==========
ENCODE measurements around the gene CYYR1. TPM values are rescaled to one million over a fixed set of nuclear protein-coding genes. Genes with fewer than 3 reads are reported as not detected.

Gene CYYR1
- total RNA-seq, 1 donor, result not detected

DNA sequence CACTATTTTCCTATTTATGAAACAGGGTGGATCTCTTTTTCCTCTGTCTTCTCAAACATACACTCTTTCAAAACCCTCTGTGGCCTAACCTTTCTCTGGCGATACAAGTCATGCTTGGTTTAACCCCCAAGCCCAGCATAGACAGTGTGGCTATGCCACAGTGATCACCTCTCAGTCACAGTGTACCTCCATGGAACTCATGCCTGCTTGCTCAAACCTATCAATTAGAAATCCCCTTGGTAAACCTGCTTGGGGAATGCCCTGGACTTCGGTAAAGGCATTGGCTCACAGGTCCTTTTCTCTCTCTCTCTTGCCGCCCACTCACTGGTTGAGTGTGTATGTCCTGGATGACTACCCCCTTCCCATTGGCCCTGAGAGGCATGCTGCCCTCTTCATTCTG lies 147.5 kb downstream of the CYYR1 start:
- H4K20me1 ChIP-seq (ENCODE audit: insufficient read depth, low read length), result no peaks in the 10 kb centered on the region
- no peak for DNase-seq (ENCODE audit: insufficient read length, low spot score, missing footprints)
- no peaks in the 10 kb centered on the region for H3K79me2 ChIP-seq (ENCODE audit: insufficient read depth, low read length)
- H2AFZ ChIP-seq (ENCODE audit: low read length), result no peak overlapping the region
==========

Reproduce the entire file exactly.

ENCODE measurements around the gene CYYR1. TPM values are rescaled to one million over a fixed set of nuclear protein-coding genes. Genes with fewer than 3 reads are reported as not detected.

Gene CYYR1
- total RNA-seq, 1 donor, result not detected

DNA sequence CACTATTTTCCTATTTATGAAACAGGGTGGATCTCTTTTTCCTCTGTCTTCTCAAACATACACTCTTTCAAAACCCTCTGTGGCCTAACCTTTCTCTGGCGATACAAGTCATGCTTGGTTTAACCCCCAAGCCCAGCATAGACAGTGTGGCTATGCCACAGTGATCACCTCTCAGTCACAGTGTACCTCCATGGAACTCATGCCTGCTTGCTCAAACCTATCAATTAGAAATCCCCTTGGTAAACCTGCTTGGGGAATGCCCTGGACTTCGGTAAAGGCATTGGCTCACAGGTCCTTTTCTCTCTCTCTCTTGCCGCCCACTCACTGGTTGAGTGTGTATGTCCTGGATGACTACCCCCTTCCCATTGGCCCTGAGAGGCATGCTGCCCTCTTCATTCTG lies 147.5 kb downstream of the CYYR1 start:
- H4K20me1 ChIP-seq (ENCODE audit: insufficient read depth, low read length), result no peaks in the 10 kb centered on the region
- no peak for DNase-seq (ENCODE audit: insufficient read length, low spot score, missing footprints)
- no peaks in the 10 kb centered on the region for H3K79me2 ChIP-seq (ENCODE audit: insufficient read depth, low read length)
- H2AFZ ChIP-seq (ENCODE audit: low read length), result no peak overlapping the region